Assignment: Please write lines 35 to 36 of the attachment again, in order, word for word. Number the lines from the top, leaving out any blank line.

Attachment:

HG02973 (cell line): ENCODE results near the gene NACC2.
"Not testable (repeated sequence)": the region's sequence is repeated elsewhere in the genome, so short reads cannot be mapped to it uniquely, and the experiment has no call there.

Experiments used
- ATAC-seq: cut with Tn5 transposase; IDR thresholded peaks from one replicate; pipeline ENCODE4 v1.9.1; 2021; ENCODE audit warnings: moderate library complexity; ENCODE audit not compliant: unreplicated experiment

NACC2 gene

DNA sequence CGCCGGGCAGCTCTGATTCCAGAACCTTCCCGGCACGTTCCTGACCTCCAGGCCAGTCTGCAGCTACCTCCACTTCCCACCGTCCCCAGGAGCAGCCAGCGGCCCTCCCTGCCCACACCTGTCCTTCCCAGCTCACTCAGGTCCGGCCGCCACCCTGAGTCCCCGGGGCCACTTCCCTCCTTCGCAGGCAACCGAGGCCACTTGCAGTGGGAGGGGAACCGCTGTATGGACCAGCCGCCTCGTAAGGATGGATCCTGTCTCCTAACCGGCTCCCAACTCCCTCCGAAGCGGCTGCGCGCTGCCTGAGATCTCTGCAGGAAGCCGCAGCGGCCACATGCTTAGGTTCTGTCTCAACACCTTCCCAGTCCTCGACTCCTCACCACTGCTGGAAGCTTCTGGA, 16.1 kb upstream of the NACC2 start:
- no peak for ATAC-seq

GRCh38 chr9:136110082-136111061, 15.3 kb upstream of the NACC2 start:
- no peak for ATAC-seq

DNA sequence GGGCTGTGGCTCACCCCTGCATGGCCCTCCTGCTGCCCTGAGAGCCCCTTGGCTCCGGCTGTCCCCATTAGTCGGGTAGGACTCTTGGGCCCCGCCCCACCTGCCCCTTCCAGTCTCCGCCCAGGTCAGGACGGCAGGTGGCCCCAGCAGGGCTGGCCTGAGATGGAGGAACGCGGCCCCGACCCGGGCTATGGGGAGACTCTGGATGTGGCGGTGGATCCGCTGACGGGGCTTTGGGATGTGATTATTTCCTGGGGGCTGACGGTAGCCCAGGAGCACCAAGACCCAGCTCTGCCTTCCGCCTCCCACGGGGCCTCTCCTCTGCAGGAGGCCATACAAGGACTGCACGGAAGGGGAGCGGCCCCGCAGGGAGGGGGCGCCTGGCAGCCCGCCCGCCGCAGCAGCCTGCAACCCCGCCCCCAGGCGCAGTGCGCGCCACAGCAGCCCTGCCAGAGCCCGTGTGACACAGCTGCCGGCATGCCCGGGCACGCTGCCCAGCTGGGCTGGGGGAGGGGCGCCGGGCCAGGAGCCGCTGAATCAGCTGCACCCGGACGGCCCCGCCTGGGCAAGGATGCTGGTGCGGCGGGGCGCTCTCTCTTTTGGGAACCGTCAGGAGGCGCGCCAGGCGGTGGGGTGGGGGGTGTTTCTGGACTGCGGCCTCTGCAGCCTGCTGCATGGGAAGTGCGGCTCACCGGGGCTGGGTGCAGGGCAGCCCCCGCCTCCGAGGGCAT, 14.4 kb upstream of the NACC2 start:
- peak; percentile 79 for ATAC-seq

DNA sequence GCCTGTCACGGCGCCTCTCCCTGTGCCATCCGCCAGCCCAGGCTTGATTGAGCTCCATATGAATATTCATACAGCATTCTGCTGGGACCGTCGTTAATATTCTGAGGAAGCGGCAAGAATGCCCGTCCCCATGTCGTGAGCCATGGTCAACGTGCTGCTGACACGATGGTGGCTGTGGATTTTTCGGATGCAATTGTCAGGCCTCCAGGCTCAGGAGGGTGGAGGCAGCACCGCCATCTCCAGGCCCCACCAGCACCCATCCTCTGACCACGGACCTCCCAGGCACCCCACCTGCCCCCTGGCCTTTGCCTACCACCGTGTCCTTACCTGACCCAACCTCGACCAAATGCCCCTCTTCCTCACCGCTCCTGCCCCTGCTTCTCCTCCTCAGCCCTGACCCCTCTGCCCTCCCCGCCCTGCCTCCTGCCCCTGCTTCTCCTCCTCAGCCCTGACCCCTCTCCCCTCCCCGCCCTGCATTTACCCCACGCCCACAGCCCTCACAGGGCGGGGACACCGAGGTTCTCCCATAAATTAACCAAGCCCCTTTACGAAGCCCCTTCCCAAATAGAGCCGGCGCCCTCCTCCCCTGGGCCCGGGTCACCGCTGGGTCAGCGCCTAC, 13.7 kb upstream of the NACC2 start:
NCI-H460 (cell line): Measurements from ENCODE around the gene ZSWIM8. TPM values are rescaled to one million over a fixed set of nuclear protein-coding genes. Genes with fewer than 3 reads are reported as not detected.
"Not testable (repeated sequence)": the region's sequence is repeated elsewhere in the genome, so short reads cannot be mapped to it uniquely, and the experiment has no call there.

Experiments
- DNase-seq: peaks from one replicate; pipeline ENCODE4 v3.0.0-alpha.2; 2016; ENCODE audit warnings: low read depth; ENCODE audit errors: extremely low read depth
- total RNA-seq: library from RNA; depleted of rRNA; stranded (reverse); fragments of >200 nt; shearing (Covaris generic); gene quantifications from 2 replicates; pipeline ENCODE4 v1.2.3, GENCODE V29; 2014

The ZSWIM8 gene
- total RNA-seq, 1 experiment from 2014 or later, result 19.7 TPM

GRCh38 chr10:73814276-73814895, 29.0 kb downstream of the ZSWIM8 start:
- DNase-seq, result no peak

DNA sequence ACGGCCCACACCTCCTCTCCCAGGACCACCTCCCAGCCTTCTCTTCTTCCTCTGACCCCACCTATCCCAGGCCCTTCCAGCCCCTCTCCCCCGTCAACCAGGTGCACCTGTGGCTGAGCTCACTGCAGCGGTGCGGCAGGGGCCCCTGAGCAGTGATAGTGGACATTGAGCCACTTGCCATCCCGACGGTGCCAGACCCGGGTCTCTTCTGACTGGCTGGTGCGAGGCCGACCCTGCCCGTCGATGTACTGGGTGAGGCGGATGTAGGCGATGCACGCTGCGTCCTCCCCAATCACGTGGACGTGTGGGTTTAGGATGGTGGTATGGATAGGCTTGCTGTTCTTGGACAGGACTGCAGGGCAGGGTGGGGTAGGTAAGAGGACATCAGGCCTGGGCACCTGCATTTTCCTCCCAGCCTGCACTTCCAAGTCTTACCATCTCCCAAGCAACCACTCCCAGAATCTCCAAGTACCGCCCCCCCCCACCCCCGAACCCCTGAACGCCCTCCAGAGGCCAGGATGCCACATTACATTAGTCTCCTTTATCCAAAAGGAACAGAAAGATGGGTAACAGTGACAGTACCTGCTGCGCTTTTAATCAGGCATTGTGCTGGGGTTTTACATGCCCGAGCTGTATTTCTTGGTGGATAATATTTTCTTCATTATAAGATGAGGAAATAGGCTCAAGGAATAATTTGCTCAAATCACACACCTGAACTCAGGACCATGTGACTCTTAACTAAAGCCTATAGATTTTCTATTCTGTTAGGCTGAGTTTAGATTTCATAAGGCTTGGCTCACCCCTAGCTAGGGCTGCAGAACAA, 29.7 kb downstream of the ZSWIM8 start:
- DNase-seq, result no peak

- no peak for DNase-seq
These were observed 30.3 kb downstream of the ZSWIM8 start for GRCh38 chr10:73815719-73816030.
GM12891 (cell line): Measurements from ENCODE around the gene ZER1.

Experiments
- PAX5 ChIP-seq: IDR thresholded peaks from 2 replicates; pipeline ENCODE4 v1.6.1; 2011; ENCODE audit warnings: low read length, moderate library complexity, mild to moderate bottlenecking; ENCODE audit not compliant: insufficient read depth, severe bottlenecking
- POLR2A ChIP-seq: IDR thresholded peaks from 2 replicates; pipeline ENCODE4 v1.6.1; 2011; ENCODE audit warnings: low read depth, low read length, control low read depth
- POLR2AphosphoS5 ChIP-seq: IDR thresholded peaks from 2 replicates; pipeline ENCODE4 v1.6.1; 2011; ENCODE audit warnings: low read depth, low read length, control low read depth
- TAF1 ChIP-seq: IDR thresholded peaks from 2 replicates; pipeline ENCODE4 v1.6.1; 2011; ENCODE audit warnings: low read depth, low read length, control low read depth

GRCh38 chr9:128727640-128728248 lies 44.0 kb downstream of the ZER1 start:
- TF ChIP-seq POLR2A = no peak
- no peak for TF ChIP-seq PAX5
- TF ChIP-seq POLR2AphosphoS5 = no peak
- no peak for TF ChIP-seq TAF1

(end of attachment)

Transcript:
- TF ChIP-seq POLR2AphosphoS5 = no peak
- no peak for TF ChIP-seq TAF1